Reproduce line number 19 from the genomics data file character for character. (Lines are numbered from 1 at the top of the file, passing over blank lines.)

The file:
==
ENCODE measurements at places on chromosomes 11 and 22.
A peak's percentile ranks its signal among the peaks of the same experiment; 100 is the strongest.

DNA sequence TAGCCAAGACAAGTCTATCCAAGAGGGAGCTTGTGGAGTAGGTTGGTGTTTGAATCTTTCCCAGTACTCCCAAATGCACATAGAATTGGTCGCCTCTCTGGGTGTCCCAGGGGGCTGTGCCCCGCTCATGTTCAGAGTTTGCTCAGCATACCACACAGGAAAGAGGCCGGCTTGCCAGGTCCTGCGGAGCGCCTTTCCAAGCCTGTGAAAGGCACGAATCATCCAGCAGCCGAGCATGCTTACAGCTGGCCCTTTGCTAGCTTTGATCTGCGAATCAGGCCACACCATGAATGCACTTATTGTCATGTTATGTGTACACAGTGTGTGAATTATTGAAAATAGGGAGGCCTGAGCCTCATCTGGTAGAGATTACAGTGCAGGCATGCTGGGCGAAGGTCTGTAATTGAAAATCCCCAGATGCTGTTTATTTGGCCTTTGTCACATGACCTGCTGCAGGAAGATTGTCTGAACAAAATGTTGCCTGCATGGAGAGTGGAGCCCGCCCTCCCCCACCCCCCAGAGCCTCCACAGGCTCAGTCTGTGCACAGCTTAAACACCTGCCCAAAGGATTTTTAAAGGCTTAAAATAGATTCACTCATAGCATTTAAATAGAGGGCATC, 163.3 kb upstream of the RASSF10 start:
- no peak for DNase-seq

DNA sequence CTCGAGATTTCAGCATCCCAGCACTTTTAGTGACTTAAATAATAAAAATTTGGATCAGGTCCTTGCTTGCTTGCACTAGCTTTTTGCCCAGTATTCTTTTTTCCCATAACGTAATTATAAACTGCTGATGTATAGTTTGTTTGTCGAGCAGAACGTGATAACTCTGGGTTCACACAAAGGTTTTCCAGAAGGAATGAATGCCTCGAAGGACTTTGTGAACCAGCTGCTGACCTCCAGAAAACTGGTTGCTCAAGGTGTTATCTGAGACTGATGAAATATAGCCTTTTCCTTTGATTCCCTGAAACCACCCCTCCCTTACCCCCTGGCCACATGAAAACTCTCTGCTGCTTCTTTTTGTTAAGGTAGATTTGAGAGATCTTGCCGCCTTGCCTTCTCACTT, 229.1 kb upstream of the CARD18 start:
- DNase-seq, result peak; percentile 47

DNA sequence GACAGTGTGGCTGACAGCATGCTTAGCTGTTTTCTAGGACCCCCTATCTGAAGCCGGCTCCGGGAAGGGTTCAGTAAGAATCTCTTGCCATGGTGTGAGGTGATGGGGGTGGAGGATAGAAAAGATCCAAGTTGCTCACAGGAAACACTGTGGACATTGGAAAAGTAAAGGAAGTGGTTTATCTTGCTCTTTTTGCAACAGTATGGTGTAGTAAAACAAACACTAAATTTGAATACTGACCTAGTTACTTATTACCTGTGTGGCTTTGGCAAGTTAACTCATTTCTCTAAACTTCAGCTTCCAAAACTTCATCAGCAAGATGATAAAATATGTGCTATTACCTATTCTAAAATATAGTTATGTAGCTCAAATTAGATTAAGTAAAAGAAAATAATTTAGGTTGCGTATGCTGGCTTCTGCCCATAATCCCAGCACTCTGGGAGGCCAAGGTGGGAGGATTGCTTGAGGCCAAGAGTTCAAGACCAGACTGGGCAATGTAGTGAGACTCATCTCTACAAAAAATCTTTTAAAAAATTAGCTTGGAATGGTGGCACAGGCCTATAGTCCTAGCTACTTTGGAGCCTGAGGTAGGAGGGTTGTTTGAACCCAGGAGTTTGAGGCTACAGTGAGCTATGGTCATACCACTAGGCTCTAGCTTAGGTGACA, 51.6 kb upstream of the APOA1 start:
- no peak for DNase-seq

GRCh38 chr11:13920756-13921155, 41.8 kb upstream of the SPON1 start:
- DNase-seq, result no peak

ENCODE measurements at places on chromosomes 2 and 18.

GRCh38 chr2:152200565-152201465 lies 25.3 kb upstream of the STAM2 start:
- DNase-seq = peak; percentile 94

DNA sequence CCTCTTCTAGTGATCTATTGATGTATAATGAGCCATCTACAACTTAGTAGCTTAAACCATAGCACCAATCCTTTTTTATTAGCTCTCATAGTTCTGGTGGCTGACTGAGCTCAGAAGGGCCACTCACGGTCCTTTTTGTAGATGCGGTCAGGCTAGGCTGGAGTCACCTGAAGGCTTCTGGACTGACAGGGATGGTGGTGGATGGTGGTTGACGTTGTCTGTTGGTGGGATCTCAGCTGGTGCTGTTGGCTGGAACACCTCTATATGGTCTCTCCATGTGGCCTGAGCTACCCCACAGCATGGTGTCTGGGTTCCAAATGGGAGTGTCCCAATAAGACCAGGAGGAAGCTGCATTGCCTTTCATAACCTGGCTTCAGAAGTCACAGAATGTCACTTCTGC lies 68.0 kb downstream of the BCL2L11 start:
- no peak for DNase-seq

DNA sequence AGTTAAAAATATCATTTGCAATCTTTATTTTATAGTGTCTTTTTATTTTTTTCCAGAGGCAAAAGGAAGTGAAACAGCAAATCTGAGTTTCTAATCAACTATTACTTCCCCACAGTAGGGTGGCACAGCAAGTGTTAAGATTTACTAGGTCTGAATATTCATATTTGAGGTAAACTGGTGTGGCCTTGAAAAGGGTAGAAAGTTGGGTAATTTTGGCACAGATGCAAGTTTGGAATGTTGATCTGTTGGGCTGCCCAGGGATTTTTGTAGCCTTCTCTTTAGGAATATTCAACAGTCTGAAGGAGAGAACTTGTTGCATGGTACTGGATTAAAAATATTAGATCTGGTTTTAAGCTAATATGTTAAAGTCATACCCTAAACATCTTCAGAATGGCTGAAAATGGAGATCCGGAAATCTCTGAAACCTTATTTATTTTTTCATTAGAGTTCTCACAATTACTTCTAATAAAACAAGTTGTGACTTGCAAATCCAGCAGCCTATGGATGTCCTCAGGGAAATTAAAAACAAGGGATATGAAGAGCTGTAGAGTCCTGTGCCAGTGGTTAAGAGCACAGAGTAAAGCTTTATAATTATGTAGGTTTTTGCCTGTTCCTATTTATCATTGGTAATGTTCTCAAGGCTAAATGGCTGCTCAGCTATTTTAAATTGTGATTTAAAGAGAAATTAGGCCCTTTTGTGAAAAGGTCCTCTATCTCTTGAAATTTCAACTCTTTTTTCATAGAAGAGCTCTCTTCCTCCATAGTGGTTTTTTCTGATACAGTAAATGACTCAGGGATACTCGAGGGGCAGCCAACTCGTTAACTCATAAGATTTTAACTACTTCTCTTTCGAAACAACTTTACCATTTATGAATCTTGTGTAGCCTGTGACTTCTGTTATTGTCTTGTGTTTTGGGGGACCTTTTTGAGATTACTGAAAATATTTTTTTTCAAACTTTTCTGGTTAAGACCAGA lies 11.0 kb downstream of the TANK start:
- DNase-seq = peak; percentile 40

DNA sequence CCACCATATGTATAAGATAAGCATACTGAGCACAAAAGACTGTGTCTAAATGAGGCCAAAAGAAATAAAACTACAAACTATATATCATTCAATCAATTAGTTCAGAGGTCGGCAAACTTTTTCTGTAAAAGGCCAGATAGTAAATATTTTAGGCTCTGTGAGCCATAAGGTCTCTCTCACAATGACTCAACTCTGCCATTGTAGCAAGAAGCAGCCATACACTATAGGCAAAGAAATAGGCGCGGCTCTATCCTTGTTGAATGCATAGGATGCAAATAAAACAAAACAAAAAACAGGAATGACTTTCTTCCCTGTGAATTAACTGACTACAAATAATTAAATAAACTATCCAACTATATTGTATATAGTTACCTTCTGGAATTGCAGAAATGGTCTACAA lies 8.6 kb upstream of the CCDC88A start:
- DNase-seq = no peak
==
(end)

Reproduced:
- DNase-seq = no peak